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Meet Lawrenceburg’s James Bond

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By Bill McHugh

Mention the name James Bond to any moviegoer and images of the dashing and debonair secret spy 007 comes to mind.
Bond could be searching for a missing secret agent or perhaps trying to find a secret Russian decoding machine. Inevitably Bond comes across an attractive female agent who has questionable intensions of her own.
In contrast, arguably, Lawrenceburg had the first James Bond. However, Lawrenceburg’s James Bond was not a secret British agent. Lawrenceburg’s James Bond was born 150 years ago in 1863, as a slave. Before his death in 1929, Bond became a prominent civil rights advocate in the South, during a time when white supremacy was the rule of the day.
Bond’s grandson, Julian Bond, served as a US Congressman from Georgia for over 20 years and spent 12 years as chairman of the NAACP.
James and his mother were slaves until the passage of the 13th Amendment which abolished slavery. With their new found freedom, James’ mother Jane decided to move James and his younger brother to Barbourville. Here Jane was reunited with her sister who she had not seen since being separated during slavery. It was here that James began his education. Schooling was rudimentary at best. Organized by local blacks and sympathetic whites, textbooks consisted of the Bible and Webster’s “blueback speller” while concentrating on the “three R’s.”
As a teenager, James had an unsettled appetite for more education than was available at his home. In the summer of 1879, James packed his few belongings in a pillowcase and travelled 55 miles on foot to Berea College to continue his education. Jim was not alone on his journey. His traveling companion was a steer, given to him by his mother. The steer was used to pay his enrollment costs once at Berea.
Berea College is a remarkable story in and of itself. Founded in 1855, from its outset Berea was meant to be open to both whites and blacks at the same time. Founder John Fee was mobbed 22 times and left for dead on two occasions for his beliefs in interracial education. The college was the only racially integrated school in the South. Berea was as devoted to teaching Christian values as it was to biracial education.
James graduated Berea in 1892. Bond was only one of about 2,000 blacks in the country at the time to have earned a college degree. From there James went on to Oberlin College in Ohio and earned a divinity degree. Bond was then ordained a minister into the United Church of Christ, a denomination long founded on the traditions of abolitionism and interracial harmony. Afterword James moved on to serve churches in Birmingham Ala., Nashville and Atlanta.
Wherever the young minister lived he did not hesitate to intellectually challenge the white establishment on racial matters. During a period in the South dominated by “Jim Crow” laws, Bond often went to the newspapers on behalf of the black population.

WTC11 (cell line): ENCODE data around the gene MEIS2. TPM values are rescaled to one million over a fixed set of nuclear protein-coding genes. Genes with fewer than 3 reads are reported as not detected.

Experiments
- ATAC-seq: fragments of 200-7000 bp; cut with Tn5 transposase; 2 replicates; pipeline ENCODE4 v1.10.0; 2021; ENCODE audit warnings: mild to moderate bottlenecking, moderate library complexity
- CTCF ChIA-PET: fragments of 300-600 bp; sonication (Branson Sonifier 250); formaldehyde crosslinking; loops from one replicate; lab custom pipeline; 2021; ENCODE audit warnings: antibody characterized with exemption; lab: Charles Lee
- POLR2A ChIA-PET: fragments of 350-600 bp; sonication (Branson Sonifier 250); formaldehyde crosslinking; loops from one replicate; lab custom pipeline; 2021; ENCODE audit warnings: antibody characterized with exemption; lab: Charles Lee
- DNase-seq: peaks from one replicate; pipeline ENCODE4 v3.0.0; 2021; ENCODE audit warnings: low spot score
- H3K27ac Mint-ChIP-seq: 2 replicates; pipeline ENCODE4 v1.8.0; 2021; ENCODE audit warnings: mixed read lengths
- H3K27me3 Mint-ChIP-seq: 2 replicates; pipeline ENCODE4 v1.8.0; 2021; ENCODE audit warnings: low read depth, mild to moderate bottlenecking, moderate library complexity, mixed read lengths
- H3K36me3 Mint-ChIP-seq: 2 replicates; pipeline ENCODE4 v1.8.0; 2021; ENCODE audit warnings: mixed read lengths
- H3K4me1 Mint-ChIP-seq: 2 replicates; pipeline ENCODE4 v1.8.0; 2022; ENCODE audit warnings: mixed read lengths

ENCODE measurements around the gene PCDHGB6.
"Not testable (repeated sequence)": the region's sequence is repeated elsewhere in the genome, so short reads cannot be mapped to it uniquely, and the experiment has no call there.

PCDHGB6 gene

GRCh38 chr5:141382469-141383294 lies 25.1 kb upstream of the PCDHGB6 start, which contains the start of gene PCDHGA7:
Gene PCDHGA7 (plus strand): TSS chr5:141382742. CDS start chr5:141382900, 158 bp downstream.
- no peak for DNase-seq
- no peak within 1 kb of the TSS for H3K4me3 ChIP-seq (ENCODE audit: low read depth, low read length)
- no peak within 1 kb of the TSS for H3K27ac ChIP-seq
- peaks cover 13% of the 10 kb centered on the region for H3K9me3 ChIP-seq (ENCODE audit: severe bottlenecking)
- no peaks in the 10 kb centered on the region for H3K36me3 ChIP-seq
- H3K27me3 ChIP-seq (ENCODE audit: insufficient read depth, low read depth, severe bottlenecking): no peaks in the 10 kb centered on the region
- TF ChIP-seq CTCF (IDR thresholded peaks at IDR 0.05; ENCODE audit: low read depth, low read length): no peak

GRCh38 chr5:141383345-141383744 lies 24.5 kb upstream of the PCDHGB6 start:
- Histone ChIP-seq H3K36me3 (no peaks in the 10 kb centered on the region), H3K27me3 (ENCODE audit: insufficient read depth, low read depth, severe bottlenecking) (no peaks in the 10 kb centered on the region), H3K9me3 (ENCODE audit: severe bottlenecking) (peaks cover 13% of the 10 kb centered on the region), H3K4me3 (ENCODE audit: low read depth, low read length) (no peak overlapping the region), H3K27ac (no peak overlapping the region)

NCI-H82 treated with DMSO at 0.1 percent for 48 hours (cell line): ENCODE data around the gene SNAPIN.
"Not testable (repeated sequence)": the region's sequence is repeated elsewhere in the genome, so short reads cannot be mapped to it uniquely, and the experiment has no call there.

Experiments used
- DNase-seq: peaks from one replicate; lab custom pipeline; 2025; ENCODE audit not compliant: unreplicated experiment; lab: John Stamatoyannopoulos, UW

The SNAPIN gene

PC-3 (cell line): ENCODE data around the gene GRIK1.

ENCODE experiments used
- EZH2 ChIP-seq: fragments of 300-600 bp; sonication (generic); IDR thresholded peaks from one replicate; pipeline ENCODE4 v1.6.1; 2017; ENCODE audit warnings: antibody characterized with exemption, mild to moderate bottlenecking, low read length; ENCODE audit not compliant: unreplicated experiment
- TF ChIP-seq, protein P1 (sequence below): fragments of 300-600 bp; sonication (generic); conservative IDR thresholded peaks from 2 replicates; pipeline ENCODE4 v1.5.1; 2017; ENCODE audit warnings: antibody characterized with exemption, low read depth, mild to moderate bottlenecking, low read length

For example, in Nashville Bond challenged the city council’s policy on limiting black education to the eighth grade. He wrote “Hundreds of law-abiding, peaceable, tax-paying negro citizens of Nashville were deeply grieved … as an unfortunate, struggling race, a race for whose very presence here others are responsible, whose misfortunes are the result of conditions for which he can no way be blamed … ”
Bond’s arguments went unheeded at the time but his refusal to accept inferior facilities and treatment of his people undoubtedly hastened the dismantling of Jim Crow laws and segregation in the South.
In 1896, Bond became a trustee at Berea College. In 1904, Kentucky’s “Day Law” was passed which officially segregated Kentucky schools. It was specifically designed to target Berea College. Kentucky Rep. Day told the press that the law “was to prevent the contamination of the white children of Kentucky.”
As a trustee of Berea College Bond led a fundraising campaign that allowed the opening of the Lincoln Institute in 1912 near Simpsonville.
The Lincoln Institute became a prominent boarding school for African American students that offered vocational instruction and standard high school classes, which were not offered to blacks at the time.
Bond eventually moved to Louisville where the Kentucky Commission on Interracial Cooperation was formed; Bond became its first director. As director he organized interracial committees in 60 Kentucky counties with significant black populations.
James Bond died Jan. 5, 1929 at the age of 63. Upon his death, Louisville’s Courier-Journal editorialized that the loss of Bond “will be seriously felt not only by his race, not only in his community, but by blacks and whites of the whole state….”
The paper concluded its accolades of Bond: “Louisville had no more useful citizen or one whose memory merits more honor.”
From a slave to a prominent civil rights leader in the South, Lawrenceburg’s James Bond was an agent and a hero for African Americans in Kentucky at a time when blacks had little standing as American citizens.

William McHugh teaches at the Lawrenceburg campus of Bluegrass Community Technical College.